"It went back to the kids, we really treated the kids well, we treated them first class ... we paid them back for all their hard work. It was the best program in the state of Missouri, not only on the field, but in the way we equipped them and traveled and treated our kids."
Indeed. When the Jays went on the road, they did it in style. And when they arrived with their hundreds --- if not thousands --- of fans, you knew it.
"Then all of a sudden," Cole continued, "the high school administration started attacking us --- they thought this program should have some of our money, they thought that program should have some of our money. It was our money and we were going to protect it.
"Football had some enemies out there who didn't like it because we were successful and we had this large bank account. But we spent it all almost every year."
Superintendent Chris Straub was the program's knight in shining armor.
"Luckily," Cole said, "we had a real good superintendent and he didn't allow any of it to go on. I should have let him handle more of it in the first place, instead of trying to fight the battles myself.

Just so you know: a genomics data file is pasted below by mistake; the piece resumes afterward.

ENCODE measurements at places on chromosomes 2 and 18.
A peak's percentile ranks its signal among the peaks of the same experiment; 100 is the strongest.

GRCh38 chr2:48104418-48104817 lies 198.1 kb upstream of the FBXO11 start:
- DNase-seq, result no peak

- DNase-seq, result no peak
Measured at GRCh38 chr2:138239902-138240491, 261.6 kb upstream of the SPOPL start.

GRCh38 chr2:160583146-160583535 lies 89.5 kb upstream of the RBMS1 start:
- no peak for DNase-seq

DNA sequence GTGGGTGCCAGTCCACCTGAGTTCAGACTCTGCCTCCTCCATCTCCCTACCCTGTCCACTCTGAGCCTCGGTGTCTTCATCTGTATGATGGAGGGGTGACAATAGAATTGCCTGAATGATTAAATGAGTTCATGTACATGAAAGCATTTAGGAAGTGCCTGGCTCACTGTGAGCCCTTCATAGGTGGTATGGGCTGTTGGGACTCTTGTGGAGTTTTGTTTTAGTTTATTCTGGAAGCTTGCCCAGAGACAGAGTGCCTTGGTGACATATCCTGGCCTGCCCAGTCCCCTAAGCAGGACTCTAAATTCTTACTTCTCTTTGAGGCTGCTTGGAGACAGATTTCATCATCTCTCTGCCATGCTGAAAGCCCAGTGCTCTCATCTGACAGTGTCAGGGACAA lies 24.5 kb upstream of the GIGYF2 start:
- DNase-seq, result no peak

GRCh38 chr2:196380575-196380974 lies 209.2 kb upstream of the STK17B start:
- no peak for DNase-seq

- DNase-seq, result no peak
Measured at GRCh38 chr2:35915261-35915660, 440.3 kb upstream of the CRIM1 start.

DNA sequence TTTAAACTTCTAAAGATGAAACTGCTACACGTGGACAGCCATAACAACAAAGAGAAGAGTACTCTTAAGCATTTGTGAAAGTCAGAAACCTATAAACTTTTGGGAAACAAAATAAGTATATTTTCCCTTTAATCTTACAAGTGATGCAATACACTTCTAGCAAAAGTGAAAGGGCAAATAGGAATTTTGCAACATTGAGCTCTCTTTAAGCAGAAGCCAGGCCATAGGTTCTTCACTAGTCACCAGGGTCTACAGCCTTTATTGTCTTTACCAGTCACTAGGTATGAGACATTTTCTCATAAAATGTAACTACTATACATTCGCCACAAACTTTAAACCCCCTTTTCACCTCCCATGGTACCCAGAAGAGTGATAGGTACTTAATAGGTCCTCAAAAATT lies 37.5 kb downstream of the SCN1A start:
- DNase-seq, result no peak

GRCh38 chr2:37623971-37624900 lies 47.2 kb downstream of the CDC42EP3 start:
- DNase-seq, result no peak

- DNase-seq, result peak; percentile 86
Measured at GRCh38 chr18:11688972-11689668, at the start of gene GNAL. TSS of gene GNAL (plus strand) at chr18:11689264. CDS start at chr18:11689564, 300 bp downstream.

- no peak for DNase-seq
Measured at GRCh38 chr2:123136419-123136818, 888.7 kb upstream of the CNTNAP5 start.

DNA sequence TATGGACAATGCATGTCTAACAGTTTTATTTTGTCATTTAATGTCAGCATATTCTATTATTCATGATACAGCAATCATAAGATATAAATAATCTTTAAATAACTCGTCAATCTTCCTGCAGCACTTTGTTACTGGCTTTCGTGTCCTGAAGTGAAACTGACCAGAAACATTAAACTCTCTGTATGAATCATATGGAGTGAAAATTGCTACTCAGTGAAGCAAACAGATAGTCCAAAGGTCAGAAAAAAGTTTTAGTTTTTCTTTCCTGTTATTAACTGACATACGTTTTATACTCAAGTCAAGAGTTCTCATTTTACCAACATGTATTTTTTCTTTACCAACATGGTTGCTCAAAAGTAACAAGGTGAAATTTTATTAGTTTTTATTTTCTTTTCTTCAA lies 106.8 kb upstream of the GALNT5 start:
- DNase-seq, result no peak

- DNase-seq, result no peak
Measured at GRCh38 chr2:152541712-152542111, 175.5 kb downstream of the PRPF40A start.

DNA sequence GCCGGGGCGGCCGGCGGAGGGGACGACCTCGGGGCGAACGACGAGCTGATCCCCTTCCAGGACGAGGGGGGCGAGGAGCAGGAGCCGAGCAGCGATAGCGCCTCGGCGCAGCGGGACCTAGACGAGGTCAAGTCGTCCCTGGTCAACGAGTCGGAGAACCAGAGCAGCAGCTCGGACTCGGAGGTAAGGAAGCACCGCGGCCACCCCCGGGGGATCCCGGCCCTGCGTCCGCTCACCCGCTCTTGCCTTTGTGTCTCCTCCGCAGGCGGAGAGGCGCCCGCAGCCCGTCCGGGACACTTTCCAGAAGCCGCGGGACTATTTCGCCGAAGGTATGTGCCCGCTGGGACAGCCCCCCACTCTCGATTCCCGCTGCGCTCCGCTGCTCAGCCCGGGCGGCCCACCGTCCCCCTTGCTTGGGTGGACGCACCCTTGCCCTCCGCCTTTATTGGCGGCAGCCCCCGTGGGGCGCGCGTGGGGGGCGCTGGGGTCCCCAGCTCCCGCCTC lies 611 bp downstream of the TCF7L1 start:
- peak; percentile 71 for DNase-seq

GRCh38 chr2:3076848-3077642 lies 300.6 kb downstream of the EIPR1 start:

"But it changed when Straub retired (in 2002), it started going the other way. Somehow, the administration decided that having a good, solid athletic program wasn't all that important. That went away, they tore it down, the morale of the school was gone."
Cole returned as defensive coordinator to assist Ted LePage in 2011, before retiring after the 2015 season --- "This time, for good," he said.
A lot changed while he was away.
"The biggest change I saw from 2001 to when I came back," Cole said, "was that all of a sudden, it was okay to be average. Once you start thinking it's okay to be average, you're in trouble.
"That came from the administration. I don't think it came from the coaches, they still want to win state championships. But the faculty quit supporting it, the student body quit supporting it ... I hate to say it, but it had gotten to be a Springfield program.
"As long as you had a winning season, that's all that mattered."
Before coming to Jefferson City in 1975, Cole had been head coach at Cassville and Iberia. Yes, at one time, Iberia had a football program.